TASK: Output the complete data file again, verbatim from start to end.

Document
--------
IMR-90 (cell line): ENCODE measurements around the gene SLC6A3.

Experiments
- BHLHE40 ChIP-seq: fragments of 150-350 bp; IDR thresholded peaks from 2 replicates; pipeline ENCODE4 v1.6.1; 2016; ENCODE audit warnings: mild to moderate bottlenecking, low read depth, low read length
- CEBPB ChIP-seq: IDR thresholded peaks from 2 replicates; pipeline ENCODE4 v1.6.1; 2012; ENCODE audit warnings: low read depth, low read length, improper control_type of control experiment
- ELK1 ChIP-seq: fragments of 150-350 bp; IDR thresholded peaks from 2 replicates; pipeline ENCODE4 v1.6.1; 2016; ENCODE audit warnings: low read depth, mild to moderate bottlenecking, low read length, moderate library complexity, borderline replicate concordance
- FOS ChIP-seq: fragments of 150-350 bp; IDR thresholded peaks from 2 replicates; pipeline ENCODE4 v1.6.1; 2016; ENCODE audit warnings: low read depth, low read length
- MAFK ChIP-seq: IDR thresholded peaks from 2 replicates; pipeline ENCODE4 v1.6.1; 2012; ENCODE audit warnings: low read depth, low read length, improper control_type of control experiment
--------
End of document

IMR-90 (cell line): ENCODE measurements around the gene SLC6A3.

Experiments
- BHLHE40 ChIP-seq: fragments of 150-350 bp; IDR thresholded peaks from 2 replicates; pipeline ENCODE4 v1.6.1; 2016; ENCODE audit warnings: mild to moderate bottlenecking, low read depth, low read length
- CEBPB ChIP-seq: IDR thresholded peaks from 2 replicates; pipeline ENCODE4 v1.6.1; 2012; ENCODE audit warnings: low read depth, low read length, improper control_type of control experiment
- ELK1 ChIP-seq: fragments of 150-350 bp; IDR thresholded peaks from 2 replicates; pipeline ENCODE4 v1.6.1; 2016; ENCODE audit warnings: low read depth, mild to moderate bottlenecking, low read length, moderate library complexity, borderline replicate concordance
- FOS ChIP-seq: fragments of 150-350 bp; IDR thresholded peaks from 2 replicates; pipeline ENCODE4 v1.6.1; 2016; ENCODE audit warnings: low read depth, low read length
- MAFK ChIP-seq: IDR thresholded peaks from 2 replicates; pipeline ENCODE4 v1.6.1; 2012; ENCODE audit warnings: low read depth, low read length, improper control_type of control experiment